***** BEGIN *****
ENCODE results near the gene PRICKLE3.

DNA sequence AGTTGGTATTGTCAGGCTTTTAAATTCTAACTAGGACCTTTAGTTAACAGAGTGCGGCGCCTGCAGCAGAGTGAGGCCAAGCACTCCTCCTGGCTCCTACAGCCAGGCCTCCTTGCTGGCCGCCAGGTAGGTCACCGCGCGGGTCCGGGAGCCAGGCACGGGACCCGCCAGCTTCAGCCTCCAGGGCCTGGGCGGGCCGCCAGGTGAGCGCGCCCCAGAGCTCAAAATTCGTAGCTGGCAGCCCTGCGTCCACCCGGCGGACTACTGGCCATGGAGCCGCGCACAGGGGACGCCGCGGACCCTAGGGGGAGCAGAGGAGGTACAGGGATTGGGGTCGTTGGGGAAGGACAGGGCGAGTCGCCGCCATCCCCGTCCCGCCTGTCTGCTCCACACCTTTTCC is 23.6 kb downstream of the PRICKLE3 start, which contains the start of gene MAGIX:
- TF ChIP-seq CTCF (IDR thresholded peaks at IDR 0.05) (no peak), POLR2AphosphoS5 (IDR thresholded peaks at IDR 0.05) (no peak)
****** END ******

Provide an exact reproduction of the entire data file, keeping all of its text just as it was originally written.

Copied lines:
ENCODE results near the gene PRICKLE3.

DNA sequence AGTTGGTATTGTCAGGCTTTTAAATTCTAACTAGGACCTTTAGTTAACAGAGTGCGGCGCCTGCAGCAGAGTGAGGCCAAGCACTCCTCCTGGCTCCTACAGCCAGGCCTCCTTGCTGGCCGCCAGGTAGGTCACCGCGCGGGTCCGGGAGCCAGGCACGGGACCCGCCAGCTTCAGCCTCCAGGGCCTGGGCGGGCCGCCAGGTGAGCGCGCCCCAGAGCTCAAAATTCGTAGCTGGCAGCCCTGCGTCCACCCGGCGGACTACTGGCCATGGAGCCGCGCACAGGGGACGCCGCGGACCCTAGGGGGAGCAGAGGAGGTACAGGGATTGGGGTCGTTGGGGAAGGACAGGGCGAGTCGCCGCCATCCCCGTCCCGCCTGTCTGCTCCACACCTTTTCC is 23.6 kb downstream of the PRICKLE3 start, which contains the start of gene MAGIX:
- TF ChIP-seq CTCF (IDR thresholded peaks at IDR 0.05) (no peak), POLR2AphosphoS5 (IDR thresholded peaks at IDR 0.05) (no peak)